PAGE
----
While SMS is a new technology, spoofing has been around for a while. Remember when your friends pranked you by saying your crush sent you a love letter? Then, you found out it was actually your friends who wrote the letter. That’s a classic example of spoofing. Nowadays, instead of papers, people get spoofed on SMS. Since SMS is a casual and convenient communication channel, it’s susceptible to being vulnerable to spoofing.
SMS spoofing is a technique when people replace or alter the originating mobile number of a text message to an alphanumeric text of their choice. In other words, people change their sender ID, phone number, or even both.
Sadly, SMS spoofing falls in a gray area when it comes to legality. While it sounds like it doesn't have good intentions, there are a lot of legitimate reasons for spoofing text messages. Consequently, spoofing has a varying degree of legality globally.
For example, a company altering its sender ID from a random phone number to their company name is a legitimate use of SMS spoofing. Similarly, you can spoof and send text messages to replace the originating phone number with a relevant one. Many companies running SMS marketing campaigns do this to use their company name instead of a phone number.
Nevertheless, spoofing can also be used to attack unsuspecting people. Targets receive SMS messages under the assumed identity of other companies or familiar phone numbers. In fact, spoofing is perhaps the ideal tool to conduct fraudulent activities. It masks the identity of the sender and replaces it with an identity they’re trying to imitate. As a result, a lot of scammers try to phish for personal information such as bank account or credit card details using SMS spoofing attacks.
If you receive a so-called "official message" on your mobile phone asking for financial information, remember not to respond. Moreover, do not click on links if you suspect the sender is phishing.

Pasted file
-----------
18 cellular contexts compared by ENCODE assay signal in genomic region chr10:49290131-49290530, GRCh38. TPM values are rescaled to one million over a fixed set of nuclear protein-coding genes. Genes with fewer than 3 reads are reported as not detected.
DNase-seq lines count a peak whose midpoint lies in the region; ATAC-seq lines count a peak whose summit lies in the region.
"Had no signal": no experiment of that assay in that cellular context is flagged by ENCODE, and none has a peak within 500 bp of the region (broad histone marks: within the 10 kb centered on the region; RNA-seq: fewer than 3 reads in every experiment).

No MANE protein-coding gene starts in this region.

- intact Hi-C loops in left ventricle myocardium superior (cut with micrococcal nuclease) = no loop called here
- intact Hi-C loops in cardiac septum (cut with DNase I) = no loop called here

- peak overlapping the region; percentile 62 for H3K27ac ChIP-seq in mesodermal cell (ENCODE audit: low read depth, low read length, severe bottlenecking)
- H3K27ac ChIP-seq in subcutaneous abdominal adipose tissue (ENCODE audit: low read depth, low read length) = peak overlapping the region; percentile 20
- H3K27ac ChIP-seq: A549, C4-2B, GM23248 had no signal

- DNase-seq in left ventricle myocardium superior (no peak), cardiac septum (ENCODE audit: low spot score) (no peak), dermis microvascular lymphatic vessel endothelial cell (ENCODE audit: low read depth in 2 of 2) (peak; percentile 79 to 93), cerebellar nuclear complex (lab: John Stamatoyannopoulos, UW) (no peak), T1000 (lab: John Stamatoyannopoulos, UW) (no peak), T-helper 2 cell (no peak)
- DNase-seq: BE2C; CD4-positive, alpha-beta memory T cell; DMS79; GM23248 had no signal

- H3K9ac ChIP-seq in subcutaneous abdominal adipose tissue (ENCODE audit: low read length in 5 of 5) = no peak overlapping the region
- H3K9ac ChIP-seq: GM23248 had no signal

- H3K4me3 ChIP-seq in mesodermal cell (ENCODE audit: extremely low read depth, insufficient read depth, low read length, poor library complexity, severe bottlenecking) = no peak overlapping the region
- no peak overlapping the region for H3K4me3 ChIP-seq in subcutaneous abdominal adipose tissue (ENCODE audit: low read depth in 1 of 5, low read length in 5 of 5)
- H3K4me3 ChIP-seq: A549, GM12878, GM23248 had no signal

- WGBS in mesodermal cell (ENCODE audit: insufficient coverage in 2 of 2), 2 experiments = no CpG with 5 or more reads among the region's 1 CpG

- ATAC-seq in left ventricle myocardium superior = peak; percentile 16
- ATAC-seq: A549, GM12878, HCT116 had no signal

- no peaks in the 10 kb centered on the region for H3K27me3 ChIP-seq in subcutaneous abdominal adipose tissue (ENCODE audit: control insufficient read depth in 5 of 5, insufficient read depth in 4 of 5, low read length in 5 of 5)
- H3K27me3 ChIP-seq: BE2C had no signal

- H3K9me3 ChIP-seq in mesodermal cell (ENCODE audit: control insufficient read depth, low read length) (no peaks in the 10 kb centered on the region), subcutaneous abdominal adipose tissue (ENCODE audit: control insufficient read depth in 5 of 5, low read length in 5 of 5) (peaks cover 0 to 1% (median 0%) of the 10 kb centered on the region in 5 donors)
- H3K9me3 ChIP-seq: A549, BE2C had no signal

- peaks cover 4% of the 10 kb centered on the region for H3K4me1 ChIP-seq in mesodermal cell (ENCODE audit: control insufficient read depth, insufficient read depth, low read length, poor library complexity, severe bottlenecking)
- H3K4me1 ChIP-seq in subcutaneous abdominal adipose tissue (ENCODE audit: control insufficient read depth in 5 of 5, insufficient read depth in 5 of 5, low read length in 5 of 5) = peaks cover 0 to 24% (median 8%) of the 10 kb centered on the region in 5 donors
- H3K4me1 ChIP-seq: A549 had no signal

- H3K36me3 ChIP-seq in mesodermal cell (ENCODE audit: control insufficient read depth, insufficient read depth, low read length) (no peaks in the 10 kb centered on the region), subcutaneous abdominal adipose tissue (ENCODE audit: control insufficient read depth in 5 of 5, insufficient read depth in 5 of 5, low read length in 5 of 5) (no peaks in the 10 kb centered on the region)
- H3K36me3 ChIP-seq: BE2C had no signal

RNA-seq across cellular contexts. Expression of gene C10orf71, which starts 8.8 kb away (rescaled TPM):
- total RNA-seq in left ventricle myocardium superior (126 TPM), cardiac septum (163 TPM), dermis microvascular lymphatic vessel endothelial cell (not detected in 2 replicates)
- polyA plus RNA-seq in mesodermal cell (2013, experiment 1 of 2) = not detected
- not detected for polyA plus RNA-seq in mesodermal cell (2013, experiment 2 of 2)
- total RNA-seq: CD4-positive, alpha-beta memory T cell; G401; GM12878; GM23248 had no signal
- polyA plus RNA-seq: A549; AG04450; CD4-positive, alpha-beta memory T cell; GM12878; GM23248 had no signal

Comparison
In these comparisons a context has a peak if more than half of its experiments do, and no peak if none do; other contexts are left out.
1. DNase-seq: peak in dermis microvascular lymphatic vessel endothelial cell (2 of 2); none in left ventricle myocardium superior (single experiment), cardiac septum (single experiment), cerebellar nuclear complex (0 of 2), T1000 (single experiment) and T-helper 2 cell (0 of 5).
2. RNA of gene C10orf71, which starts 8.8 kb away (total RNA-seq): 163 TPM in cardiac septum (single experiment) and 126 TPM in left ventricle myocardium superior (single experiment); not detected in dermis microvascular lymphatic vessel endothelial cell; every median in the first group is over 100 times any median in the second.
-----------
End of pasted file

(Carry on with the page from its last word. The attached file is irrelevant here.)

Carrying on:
Now, you might think that these instances create a solid ground to illegalize SMS spoofing. However, the gray area of spoofing lies within the anonymity of senders. What if someone wants to whistleblow without having their identity exposed? What if you wanted to pull a harmless prank on your colleague? At the end of the day, there’s no black or white—as long as you’re not spoofing with malicious intent.
Nevertheless, all this makes it even harder for authorities to detect and deal with spoofing. But, one thing is clear—SMS spoofing used under false pretenses is illegal in many countries and can get you in a lot of trouble.
There is no clear legislation about SMS spoofing in the majority of countries. Some have proposed the ban of spoofing altogether, while others are in a negligent state regarding the issue. Australia is a notable example that has completely prohibited the practice of spoofing.
In countries where spoofing is not regulated by national authorities, carriers have taken the matter into their own hands by banning the anonymous use of spoofing.
No one can be 100% safe from spoofing. Whether scammers attack you or use your number for spoofing, you should always report it to your carrier and law enforcement, who can track where the messages came from. This way, you can prevent SMS spoofing in the future. You can also download SMS blockers to make sure that you won’t receive an SMS from the scammer a second time.
There are many SMS spoofing apps that offer this service. Some of them are free; others offer paid services. By design, spoofing web applications are easier to use than command-line programs on operating systems like Linux. This makes them more accessible to the masses, resulting in a lot of daily traffic.
Nonetheless, we advise you to not proceed with this practice and not to cross any lines that might get you in legal trouble. Additionally, be careful if you receive a message with a spoofed sender ID.
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